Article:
Delicate Incense Burners
Ancient Chinese made various kinds of incense burners, among which the censer and Xun Long, a frame place over a censer for scenting clothes, were the most popular. The earlier incense burners were all made of pottery and porcelain. Precious metals like gold and silver were later used to meet the increasing demand by the upper class for a cozier and dignified life.
During the peak years of the Tang Dynasty (618-907A.D.), one of the strongest dynasties in China's history, it had become a fashion among aristocrats to place a silver ball-shaped incense burner in their quilts, called Bei zhong xiang lu, to warm and perfume the bed. Delicate mechanics inside the burner ensured that no matter how it rolled, the incense inside the device would remain horizontal, meaning there was no danger that the burning incense could fall out.
Not only were the incense burners fine artistic works, but they are also devices of high mechanical value. The modern navigation device on the plane and the compass in ships actually operate on the same mechanical rules. In this case, no matter how bumpy it gets on a ship or plane might be, the compass positioned in the center remains horizontal.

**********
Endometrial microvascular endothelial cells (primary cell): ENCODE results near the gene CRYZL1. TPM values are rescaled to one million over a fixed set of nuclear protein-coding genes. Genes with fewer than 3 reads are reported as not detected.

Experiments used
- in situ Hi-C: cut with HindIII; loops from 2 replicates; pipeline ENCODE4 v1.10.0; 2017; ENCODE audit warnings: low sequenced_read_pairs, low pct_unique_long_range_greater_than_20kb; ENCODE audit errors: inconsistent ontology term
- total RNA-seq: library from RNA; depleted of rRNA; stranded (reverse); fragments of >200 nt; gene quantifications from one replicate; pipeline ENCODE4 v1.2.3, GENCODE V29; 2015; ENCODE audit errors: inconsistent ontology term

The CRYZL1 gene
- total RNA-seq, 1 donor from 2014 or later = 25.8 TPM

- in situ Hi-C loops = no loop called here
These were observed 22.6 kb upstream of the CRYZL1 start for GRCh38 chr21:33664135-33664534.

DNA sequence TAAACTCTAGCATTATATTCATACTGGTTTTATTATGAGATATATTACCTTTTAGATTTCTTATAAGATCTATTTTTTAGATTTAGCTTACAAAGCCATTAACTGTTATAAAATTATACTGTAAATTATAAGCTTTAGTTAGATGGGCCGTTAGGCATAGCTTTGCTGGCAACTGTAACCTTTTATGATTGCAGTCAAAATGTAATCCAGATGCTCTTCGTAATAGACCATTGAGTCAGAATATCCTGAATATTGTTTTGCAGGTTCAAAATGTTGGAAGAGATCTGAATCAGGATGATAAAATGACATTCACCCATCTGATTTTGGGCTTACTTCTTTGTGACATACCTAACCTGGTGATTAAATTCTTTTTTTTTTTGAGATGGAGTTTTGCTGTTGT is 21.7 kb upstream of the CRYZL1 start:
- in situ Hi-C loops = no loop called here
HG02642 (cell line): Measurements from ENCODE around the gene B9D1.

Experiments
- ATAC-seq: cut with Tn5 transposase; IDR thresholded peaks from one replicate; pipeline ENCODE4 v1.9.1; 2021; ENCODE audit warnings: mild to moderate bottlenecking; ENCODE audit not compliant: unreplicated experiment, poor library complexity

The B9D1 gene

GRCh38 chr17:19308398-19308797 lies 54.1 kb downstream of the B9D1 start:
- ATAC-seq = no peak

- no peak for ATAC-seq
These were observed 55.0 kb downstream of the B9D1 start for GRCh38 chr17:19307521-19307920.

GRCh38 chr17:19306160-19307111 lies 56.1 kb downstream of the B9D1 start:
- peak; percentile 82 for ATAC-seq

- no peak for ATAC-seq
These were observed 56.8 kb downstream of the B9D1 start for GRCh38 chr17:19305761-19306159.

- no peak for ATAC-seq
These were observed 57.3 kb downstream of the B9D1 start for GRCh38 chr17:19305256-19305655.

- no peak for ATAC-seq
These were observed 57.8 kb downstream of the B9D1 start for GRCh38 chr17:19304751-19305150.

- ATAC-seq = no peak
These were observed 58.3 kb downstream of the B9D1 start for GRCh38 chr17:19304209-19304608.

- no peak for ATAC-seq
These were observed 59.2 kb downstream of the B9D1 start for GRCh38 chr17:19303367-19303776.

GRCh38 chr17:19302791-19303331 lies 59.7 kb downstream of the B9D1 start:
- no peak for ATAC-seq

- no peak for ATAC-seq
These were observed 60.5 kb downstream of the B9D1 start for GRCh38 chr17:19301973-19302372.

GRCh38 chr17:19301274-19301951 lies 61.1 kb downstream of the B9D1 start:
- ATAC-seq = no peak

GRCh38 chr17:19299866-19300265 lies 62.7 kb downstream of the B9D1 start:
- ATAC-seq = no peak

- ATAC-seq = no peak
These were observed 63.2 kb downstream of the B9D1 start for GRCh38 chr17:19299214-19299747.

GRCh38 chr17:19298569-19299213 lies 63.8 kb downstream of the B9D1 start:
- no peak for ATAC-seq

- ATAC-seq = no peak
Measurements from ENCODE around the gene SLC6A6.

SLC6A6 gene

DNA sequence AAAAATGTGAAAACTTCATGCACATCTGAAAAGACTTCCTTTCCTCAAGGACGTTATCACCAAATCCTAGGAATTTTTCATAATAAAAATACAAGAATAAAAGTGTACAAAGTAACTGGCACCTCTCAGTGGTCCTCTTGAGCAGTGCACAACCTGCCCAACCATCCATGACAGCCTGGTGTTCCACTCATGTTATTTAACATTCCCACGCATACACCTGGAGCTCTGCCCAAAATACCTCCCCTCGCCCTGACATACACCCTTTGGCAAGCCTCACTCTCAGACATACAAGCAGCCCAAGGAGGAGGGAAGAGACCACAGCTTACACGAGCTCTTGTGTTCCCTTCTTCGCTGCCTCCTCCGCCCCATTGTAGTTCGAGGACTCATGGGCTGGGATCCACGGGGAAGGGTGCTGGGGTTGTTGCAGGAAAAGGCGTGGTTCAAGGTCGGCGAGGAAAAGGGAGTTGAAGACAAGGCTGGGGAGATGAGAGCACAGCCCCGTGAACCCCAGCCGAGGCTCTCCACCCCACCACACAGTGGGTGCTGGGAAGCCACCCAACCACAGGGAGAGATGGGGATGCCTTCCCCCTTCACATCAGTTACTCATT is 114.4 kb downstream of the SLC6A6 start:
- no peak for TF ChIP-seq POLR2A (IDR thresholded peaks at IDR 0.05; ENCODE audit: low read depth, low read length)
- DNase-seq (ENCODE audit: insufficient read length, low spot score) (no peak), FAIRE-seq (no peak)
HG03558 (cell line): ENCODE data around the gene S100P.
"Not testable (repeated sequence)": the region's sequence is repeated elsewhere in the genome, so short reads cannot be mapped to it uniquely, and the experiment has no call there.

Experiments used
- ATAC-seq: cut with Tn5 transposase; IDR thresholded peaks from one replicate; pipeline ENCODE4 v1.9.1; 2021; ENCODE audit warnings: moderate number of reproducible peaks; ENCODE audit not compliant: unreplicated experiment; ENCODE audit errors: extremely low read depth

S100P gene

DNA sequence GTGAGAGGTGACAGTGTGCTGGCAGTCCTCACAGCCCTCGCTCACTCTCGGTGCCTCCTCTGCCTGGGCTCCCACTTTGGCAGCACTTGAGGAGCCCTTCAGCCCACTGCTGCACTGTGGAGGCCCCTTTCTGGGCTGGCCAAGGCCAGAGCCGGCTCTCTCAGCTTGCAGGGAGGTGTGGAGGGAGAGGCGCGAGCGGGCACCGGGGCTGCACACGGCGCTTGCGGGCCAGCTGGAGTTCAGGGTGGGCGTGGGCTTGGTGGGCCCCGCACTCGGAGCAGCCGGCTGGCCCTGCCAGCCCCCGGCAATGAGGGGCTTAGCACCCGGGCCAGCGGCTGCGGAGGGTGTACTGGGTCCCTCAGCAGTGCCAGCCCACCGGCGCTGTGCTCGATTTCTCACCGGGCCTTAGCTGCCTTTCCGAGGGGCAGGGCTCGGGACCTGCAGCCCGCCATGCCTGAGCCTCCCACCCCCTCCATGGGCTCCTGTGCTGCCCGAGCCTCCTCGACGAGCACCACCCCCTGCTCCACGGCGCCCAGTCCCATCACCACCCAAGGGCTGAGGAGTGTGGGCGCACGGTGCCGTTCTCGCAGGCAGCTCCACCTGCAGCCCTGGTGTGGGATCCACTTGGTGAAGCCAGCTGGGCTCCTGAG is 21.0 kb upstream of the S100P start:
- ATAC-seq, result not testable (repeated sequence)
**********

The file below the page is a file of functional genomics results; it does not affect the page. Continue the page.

The censers were in shapes of various animals and used to perfume and warm. In the Song Dynasty (960-1279A．D．), duck-shaped and lion-shaped copper censers were fashionable among government officials and scholars.
The making of censers entered its golden age during the Ming and Qing Dynasties (1368-1911A.D.). The appearance of incense burning could be found everywhere from the royal palace to the most ordinary household..
Unfortunately, the art of incense making and the culture it fostered have now been lost，with the burning joss sticks in temples the only reminder of the past.